No single person can be credited with the invention of the steam engine, though it is fairly certain that the cooking pot inspired many to investigate the possibility. As far back as r68o Robert Boyle and his French assistant Denis Papin (1647-1712?) introduced the first steam pressure cooker at a meeting of the then recently formed Royal Society of London. Papin dedicated his life to the development of a working steam engine, but like many other inventors died in poverty without realizing his ambition. His plans may have been used by others, for not long after his death simple steam engines built to his designs were being used to drive pumps in the tin mines of Cornwall.
James Watt (1736-1819), perhaps the most famous of the steam engineers, started life as an instrument maker in Glasgow and became interested in steam power as a result of his attempts to mend a working model of an early steam engine built by Thomas Newcomen (1663-1729), the Englishman who invented the atmospheric steam engine. This machine was very inefficient and. although Watt devised a number of improvements he was not able to perfect an engine which could use the full power of the expanding steam.
Like many other inventors who came after him, Watt's ideas had to wait development in other branches of engineering before they could be put into practice. Nevertheless, on his retirement in 1800, he was able to look back on a successful career as a creative engineer, which had included the founding of the profitable engineering firm of Boulton and Watt, developing steam engines that could power ships and factory machinery, and inventing the first automatic speed regulator or governor. He was also one of the leaders of the Industrial Revolution which, from the beginning of the 19th century, began to change the life and habits of men and women in many countries of the world.
In 1825 George Stephenson (1781-1848), following in Watt's footsteps, opened the first railway, which ran from Stockton to Darlington and, in 1830, after a great deal of opposition from those who feared this new steam age, opened the first passenger train service in the world.
The line, which ran from Liverpool to Manchester, was the scene of the famous Rainhill competition in 1829 to discover 'the most improved locomotive engine... the said engine effectively to consume its own smoke... be capable of drawing after it, day by day, on a level plane, a Train of Carriages of the gross weight of Twenty Tons'. The engine designed by George Stephenson and his son Robert (1803-59), the Rocket, now preserved in the London Science Museum, was the undoubted winner, reaching a speed of nearly thirty miles per hour during the journey. Locomotives based on the Stephensons' designs were eventually to open lines in many parts of the continent of Europe. Although improved locomotives were built as the steam age developed, no new principles of motive power were introduced into public rail services until the arrival of the electrical motor.
The Steam Turbine
Even the best piston steam engine of the 20th century is unable to reach an efficiency of more than twenty per cent because of the low working temperature of the engine, caused by the cooling down of the cylinder walls between each injection of steam. In 1884 Charles Parsons (1854-1931) built his first turbine engine which used the pressure of steam to blow continuously against a system of blades built around a central shaft.
In fact the turbine works in much the same way as the water wheel or windmill, converting pressure into rotary motion, but it works at a constant high temperature and is therefore more efficient. Its advantages as a ship's engine were soon recognized and today it has found a new lease of life as the most effective method of converting the heat produced in atomic power stations into useful electrical energy.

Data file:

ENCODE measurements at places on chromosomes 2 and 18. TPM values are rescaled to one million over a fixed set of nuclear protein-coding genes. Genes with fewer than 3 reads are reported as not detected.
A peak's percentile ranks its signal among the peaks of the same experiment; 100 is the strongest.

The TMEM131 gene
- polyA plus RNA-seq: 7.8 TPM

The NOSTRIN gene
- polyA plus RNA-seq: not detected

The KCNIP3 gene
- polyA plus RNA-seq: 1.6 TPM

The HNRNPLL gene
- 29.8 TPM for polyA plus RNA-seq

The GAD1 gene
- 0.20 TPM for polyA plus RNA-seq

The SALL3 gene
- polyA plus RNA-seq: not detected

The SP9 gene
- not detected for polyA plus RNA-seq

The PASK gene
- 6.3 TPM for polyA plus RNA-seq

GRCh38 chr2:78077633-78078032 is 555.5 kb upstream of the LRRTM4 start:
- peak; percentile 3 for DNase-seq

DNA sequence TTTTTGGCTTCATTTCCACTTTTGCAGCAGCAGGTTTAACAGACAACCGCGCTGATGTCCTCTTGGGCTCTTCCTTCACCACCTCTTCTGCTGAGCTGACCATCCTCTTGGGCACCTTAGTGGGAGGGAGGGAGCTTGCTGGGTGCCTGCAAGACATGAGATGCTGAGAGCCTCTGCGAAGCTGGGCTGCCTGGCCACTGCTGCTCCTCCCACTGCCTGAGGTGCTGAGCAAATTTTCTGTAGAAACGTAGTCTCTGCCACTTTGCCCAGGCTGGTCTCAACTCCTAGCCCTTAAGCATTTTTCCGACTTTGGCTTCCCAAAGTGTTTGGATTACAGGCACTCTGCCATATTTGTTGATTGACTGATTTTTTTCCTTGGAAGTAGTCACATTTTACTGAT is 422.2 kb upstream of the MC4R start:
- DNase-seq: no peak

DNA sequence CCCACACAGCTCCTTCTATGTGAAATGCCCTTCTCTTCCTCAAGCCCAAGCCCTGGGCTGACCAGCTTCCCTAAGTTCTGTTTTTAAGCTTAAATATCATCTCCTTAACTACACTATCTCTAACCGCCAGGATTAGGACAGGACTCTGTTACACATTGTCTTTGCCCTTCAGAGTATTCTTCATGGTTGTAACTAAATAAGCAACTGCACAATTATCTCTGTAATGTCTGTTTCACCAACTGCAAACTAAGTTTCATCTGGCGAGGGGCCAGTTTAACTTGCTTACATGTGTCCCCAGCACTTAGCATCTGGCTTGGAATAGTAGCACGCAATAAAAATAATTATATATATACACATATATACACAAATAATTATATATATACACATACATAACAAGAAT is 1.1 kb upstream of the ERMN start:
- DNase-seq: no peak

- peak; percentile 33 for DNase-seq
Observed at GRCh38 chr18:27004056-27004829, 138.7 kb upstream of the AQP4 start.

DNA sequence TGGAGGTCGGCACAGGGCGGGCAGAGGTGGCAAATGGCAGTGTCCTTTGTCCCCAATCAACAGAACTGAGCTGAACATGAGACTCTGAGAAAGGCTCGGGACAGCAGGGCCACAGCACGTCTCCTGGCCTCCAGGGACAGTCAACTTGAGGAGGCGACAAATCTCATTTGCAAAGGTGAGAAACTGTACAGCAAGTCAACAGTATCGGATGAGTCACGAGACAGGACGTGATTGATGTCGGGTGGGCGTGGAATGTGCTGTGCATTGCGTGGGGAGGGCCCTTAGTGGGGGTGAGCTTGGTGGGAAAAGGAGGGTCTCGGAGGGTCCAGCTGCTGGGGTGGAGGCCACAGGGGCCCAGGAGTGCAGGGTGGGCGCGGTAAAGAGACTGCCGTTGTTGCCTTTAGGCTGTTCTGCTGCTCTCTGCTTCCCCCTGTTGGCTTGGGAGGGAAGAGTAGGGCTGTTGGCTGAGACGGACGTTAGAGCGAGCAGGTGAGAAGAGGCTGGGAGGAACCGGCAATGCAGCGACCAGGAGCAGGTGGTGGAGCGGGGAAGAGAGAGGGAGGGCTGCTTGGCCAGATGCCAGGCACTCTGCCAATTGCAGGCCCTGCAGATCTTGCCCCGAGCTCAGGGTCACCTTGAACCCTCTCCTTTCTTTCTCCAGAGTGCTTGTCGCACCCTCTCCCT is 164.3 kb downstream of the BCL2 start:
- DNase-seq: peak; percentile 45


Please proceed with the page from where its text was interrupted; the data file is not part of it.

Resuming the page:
The internal combustion engine The demand for a simple, yet efficient, lightweight engine which could be operated by an unskilled driver and be switched on at will, without the need for a head of steam, led scientists to investigate other sources of energy such as inflammable gas, hot air, and finally gasoline vapor.
The first engine that was fairly reliable and sold in any numbers was developed by a Frenchman, J. J. E. Lenoir (1822-1900) in the 1860s. It worked on a two-stroke cycle and ran on illuminating gas. In Germany in I867 Nikolaus Otto (1832-91) invented and started production of a four-stroke-cycle engine, which is the type of engine used in automobiles today.
The internal combustion automobile was to have tremendous impact in America in the 1890s. The few cars that they had seen plus the news of great races being held in Europe fired the imaginations of literally thousands of backyard mechanics and machine shop owners. Two former bicycle builders, Charles E. (1861-1938) and James Frank (1869-1967) Duryea, are generally credited with building the first automobile in America in 1893. The next year, using a slightly improved model, they won the first American road race. In 1896 both Henry Ford (1863-1947) and Ransom E. Olds (1864-1950) built their first experimental models, and by the last years of the decade there were over fifty car makers. However it was Olds, with his curved-dash Oldsmobile runabout, that became the first successful American manufacturer when he sold 425 of them in 1901 and 5,000 in 1904. But it was Henry Ford who was to truly bring America into the automobile age in I908 with his famous Model T 'Tin Lizzie'.
Most cars up to this point had been expensive and often proved to be unreliable over the rough roads of the times. Ford realized that to be successful a car had to be rugged, reliable and inexpensive. He accomplished this by developing the assembly-line method of production, and by 1927 he had sold over 15 million of the 'Lizzies'. Ford's production line in Detroit marked the rise of America's, and possibly the world's, greatest industry.